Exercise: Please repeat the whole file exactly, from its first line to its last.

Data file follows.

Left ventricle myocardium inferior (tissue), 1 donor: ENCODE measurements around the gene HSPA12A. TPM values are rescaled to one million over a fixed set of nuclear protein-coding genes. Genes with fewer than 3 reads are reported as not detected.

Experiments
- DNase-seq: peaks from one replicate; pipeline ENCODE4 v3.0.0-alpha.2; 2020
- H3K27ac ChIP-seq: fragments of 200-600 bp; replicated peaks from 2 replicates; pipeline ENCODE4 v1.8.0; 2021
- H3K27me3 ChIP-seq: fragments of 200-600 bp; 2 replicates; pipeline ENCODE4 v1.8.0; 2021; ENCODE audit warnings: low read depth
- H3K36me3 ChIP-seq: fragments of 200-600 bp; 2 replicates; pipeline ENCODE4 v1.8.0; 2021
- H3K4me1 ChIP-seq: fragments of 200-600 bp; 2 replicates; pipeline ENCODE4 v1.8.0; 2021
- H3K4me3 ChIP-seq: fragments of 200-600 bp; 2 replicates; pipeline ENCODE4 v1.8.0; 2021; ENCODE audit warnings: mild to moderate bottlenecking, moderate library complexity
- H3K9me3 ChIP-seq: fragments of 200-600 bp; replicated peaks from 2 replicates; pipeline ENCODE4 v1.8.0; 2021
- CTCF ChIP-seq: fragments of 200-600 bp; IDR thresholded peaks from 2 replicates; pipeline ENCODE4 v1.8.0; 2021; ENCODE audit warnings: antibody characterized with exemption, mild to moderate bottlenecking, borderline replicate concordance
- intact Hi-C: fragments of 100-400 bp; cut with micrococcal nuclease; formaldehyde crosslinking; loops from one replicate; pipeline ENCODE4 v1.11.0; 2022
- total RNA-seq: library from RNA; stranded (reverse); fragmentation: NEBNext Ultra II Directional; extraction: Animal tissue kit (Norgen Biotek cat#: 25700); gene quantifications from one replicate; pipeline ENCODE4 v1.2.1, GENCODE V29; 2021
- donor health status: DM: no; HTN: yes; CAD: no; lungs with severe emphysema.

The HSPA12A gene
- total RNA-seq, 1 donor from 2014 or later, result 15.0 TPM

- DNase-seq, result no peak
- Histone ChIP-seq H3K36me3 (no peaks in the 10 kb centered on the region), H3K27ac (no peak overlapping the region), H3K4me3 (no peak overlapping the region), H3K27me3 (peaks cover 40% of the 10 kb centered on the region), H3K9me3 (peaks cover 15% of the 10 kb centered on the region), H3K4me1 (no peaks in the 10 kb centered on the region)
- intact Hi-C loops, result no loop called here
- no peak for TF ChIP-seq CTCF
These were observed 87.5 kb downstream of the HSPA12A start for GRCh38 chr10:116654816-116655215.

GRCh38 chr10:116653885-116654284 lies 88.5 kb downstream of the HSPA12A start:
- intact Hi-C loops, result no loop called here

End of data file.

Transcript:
Left ventricle myocardium inferior (tissue), 1 donor: ENCODE measurements around the gene HSPA12A. TPM values are rescaled to one million over a fixed set of nuclear protein-coding genes. Genes with fewer than 3 reads are reported as not detected.

Experiments
- DNase-seq: peaks from one replicate; pipeline ENCODE4 v3.0.0-alpha.2; 2020
- H3K27ac ChIP-seq: fragments of 200-600 bp; replicated peaks from 2 replicates; pipeline ENCODE4 v1.8.0; 2021
- H3K27me3 ChIP-seq: fragments of 200-600 bp; 2 replicates; pipeline ENCODE4 v1.8.0; 2021; ENCODE audit warnings: low read depth
- H3K36me3 ChIP-seq: fragments of 200-600 bp; 2 replicates; pipeline ENCODE4 v1.8.0; 2021
- H3K4me1 ChIP-seq: fragments of 200-600 bp; 2 replicates; pipeline ENCODE4 v1.8.0; 2021
- H3K4me3 ChIP-seq: fragments of 200-600 bp; 2 replicates; pipeline ENCODE4 v1.8.0; 2021; ENCODE audit warnings: mild to moderate bottlenecking, moderate library complexity
- H3K9me3 ChIP-seq: fragments of 200-600 bp; replicated peaks from 2 replicates; pipeline ENCODE4 v1.8.0; 2021
- CTCF ChIP-seq: fragments of 200-600 bp; IDR thresholded peaks from 2 replicates; pipeline ENCODE4 v1.8.0; 2021; ENCODE audit warnings: antibody characterized with exemption, mild to moderate bottlenecking, borderline replicate concordance
- intact Hi-C: fragments of 100-400 bp; cut with micrococcal nuclease; formaldehyde crosslinking; loops from one replicate; pipeline ENCODE4 v1.11.0; 2022
- total RNA-seq: library from RNA; stranded (reverse); fragmentation: NEBNext Ultra II Directional; extraction: Animal tissue kit (Norgen Biotek cat#: 25700); gene quantifications from one replicate; pipeline ENCODE4 v1.2.1, GENCODE V29; 2021
- donor health status: DM: no; HTN: yes; CAD: no; lungs with severe emphysema.

The HSPA12A gene
- total RNA-seq, 1 donor from 2014 or later, result 15.0 TPM

- DNase-seq, result no peak
- Histone ChIP-seq H3K36me3 (no peaks in the 10 kb centered on the region), H3K27ac (no peak overlapping the region), H3K4me3 (no peak overlapping the region), H3K27me3 (peaks cover 40% of the 10 kb centered on the region), H3K9me3 (peaks cover 15% of the 10 kb centered on the region), H3K4me1 (no peaks in the 10 kb centered on the region)
- intact Hi-C loops, result no loop called here
- no peak for TF ChIP-seq CTCF
These were observed 87.5 kb downstream of the HSPA12A start for GRCh38 chr10:116654816-116655215.

GRCh38 chr10:116653885-116654284 lies 88.5 kb downstream of the HSPA12A start:
- intact Hi-C loops, result no loop called here